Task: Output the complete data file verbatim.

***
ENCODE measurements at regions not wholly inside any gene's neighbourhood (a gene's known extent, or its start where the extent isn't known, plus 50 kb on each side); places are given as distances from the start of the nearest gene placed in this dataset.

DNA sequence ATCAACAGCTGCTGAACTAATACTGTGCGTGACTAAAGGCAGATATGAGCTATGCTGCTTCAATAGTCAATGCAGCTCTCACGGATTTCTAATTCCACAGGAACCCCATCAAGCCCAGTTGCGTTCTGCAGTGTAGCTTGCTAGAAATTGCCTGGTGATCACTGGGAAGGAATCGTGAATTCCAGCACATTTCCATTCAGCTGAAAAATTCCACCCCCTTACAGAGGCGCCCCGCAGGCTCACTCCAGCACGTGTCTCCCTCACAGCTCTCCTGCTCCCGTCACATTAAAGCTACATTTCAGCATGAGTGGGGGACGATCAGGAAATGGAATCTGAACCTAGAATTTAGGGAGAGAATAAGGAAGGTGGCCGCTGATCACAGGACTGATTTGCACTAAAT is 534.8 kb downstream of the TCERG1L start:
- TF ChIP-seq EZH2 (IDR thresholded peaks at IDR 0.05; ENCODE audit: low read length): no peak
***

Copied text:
ENCODE measurements at regions not wholly inside any gene's neighbourhood (a gene's known extent, or its start where the extent isn't known, plus 50 kb on each side); places are given as distances from the start of the nearest gene placed in this dataset.

DNA sequence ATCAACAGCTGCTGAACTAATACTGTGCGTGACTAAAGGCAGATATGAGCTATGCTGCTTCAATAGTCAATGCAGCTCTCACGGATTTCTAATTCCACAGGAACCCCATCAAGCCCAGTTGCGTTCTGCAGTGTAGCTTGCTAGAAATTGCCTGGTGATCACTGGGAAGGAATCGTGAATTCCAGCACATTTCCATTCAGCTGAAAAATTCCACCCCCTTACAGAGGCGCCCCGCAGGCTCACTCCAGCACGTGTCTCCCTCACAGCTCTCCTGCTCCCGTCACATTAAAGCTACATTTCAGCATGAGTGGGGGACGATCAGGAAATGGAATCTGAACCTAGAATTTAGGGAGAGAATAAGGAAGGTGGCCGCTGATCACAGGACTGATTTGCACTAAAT is 534.8 kb downstream of the TCERG1L start:
- TF ChIP-seq EZH2 (IDR thresholded peaks at IDR 0.05; ENCODE audit: low read length): no peak